Fast forward several weeks and I was reminded that there was an exhibition coming up at the Allinson Gallery at Chester County Art Association, with the theme “Color Obsession” so I stirred myself into a flurry of activity and finally created a work over a couple of weeks. To finish this piece I used wire, ten butterflies cut from an old map and several different colored cans of spray paint in place of glaze. I deliberately sprayed the brain outside on a windy day so that it was not an even covering but rather a series of small specks of different colors, which overlaid. It was a bit of a trial mounting the wire frame and then the ceramic onto a wooden board and then adding a burlap cover, but I was pleased with the effect.
Today I was even more surprised when I found that Butterfly Effect was the first piece to be sold in the exhibition!
WEEK 39: Art: Handmade – Your artistic interpretation should be inspired by another artisan’s handmade work. Literal or interpreted.
This was an easy one, living in a house with so many artistic people. As it was a nice bright day I popped outside and took some shots from my daughter’s large, “Earth Nest” work in the front garden. The three eggs represent the earth, wind and water sitting in the nest that is our planet.. The water egg is broken open to suggest the rising tides associated with global warming.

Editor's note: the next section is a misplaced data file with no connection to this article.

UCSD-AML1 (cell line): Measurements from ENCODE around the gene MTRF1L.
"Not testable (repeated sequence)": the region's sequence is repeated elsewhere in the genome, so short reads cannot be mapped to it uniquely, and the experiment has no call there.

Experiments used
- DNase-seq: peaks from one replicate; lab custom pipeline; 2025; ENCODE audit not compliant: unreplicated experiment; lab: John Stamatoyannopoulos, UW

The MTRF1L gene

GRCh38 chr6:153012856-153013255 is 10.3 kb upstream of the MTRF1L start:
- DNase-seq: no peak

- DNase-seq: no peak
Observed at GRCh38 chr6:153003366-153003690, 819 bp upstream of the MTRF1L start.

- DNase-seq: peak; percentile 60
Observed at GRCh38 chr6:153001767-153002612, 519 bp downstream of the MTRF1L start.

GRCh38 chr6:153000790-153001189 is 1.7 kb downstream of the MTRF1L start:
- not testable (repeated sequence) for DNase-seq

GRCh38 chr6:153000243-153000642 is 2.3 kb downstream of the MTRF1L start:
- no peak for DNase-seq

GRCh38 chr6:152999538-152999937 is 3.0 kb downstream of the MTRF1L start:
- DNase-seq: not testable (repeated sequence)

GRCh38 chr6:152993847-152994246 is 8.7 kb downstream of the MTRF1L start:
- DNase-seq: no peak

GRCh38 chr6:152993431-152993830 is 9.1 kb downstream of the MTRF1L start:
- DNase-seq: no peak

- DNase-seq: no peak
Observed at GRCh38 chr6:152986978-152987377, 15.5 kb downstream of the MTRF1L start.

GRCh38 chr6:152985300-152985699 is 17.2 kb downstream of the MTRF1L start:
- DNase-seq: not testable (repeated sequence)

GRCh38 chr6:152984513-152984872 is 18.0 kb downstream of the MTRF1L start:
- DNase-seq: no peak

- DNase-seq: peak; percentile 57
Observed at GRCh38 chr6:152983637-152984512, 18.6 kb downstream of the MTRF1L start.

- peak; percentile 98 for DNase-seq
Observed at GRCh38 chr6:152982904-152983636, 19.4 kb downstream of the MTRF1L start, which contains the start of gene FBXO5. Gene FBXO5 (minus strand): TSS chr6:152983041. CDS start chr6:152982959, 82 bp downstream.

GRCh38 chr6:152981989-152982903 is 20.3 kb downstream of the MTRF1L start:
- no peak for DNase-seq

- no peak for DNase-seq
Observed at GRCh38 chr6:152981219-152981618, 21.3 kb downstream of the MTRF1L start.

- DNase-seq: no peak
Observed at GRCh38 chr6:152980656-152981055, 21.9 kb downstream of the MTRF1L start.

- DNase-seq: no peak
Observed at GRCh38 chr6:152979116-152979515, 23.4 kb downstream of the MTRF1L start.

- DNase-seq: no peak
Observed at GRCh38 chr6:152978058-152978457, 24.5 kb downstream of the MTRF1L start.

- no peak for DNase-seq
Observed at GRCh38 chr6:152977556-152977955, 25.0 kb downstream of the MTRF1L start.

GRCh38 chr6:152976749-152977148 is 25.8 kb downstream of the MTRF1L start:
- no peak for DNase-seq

WEEK 30: Artistic: Patterns – Get inspired by the rhythm that patterns bring to your images.
I cannot believe I am back to playing catch up yet again for this challenge! I really haven’t been all that focused (pun intended!) with all the hectic activities of summer. This image does not so much show a repeating pattern but the “pattern” of chaos as the universe descends to entropy…
A few months back I had the opportunity to wander around Philadelphia with my camera after I dropped off my daughter for an art class. It was an overcast day but I wanted to stroll around center city and see if I could get any interesting shots of the architecture. It was only a couple of days ago that I went back over the images and recalled this excellent sculpture by Robert Taplin, The Young Punch Juggling, that sat atop a plinth above the entrance to the Philadelphia Academy of Arts. I was particularly taken by the piece because of its apparent simplicity of design, and the unusual items that Young Punch is keeping aloft. They are reminiscent of the pieces in the board game Monopoly, at least to my mind.